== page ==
DC at Night

DC at Night

Wednesday, August 13, 2014

Cool, American-Style



What do we mean when we say someone is cool? Who are the coolest of the cool? What does it mean when a generation decides a certain figure is cool? Is coolness a constant, or does it change over time?

These are just some of the questions explored in the exhibition American Cool now on display at the National Portrait Gallery.

Exhibit curators are quick to point out that their exhibit, which includes the 1940s to the present, should be viewed as a conversation starter, not the final word on the world of cool.

In order to be included in the exhibit, the cool personifiers had to demonstrate 4 characteristics: They were:

  • an original artistic vision carried off with a signature style
  • a sense of cultural rebellion
  • instant visual recognition and iconic power
  • a recognized cultural legacy.
Using those guidelines, you get athletes like Muhammad Ali and Michael Jordan, screen stars like Steve McQueen and Mae West, jazz greats like Miles Davis and Thelonious Monk, journalists like H.L. Menken and Hunter Thompson, and comedians like Lenny Bruce and Jon Stewart, all of whom are among those pictured. In addition to still photos, you can also view movie clips and music videos, as well as listen to music clips from featured artists such as Elvis Presley, Jimi Hendrix, Bob Dylan, and Bruce Springsteen.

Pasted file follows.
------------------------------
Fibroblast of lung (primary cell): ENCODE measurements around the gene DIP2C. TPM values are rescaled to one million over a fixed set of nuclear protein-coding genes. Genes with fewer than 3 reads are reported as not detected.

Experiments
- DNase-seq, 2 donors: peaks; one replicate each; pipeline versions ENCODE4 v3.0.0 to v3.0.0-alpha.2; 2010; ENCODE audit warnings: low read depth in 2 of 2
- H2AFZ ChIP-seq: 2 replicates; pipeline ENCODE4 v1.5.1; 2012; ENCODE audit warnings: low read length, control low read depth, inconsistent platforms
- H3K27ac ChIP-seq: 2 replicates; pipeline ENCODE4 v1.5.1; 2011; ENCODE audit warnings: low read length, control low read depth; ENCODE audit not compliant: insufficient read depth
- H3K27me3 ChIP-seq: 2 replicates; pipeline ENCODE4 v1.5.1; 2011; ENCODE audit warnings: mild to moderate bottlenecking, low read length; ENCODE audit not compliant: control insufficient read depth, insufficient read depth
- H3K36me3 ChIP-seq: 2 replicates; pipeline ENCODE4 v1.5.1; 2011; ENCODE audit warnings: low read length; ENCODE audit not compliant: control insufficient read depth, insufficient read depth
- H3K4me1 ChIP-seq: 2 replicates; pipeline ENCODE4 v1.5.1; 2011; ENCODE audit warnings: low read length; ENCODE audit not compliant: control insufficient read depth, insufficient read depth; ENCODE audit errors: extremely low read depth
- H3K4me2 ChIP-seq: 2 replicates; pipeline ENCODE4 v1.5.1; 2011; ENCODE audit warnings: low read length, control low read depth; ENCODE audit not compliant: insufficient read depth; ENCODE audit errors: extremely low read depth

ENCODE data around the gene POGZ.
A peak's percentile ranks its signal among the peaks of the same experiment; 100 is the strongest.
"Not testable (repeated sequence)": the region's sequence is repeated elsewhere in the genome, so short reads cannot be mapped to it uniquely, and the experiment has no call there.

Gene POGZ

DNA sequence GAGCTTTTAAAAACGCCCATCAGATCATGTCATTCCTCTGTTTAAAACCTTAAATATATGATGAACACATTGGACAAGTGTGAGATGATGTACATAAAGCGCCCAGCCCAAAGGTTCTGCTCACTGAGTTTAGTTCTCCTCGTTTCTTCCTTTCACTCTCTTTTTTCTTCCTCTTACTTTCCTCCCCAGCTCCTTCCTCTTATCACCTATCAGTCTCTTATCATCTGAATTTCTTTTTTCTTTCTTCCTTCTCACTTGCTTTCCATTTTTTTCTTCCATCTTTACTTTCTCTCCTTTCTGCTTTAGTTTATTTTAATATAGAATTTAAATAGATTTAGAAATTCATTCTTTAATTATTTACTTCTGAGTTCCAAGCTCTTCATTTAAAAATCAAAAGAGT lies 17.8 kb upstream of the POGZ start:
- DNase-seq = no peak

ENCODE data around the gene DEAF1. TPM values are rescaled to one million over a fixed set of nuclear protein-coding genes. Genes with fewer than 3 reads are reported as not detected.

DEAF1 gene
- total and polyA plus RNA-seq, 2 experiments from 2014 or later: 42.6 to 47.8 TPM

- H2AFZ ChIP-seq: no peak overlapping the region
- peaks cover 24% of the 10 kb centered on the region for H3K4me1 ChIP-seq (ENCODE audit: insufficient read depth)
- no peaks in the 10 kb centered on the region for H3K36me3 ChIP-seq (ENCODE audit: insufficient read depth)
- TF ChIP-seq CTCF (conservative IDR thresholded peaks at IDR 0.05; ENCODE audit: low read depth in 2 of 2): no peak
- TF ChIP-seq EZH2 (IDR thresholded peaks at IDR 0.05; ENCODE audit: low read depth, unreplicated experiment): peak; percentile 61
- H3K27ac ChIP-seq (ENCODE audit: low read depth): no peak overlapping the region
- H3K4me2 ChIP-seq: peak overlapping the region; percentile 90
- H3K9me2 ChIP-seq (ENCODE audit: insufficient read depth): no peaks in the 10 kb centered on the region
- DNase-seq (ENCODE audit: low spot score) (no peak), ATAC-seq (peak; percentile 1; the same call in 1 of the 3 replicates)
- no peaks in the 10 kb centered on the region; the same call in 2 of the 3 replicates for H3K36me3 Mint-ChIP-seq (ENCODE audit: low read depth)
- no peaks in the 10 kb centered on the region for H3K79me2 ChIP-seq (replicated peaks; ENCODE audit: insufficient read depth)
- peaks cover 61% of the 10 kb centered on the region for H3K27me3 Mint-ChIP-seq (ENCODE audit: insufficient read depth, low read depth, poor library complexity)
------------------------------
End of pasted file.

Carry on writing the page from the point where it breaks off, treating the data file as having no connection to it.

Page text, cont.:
Can you identify this smoking cool trio?
One of the more interesting items offered for examination is the Alt 100, a list of the 100 figures who didn't make the final showing, but received strong support from members of the curating team.

But perhaps the most telling message to be taken from the captivating look into coolness is the stark portrayal of the fact that while coolness may last, the time of the possessor of the cool is definitely finite. 

A picture of actress Lauren Bacall had been featured in the exhibit since it opened. However, yesterday the curators were required to post an addition next to Bacall's picture. Now, it reads In Memoriam as Bacall had died one day earlier at the age of 89. 

If you want to check out the cool display and see how the choices there fit in with your definition of cool, you have until Sept. 7, when the exhibition is scheduled to close.

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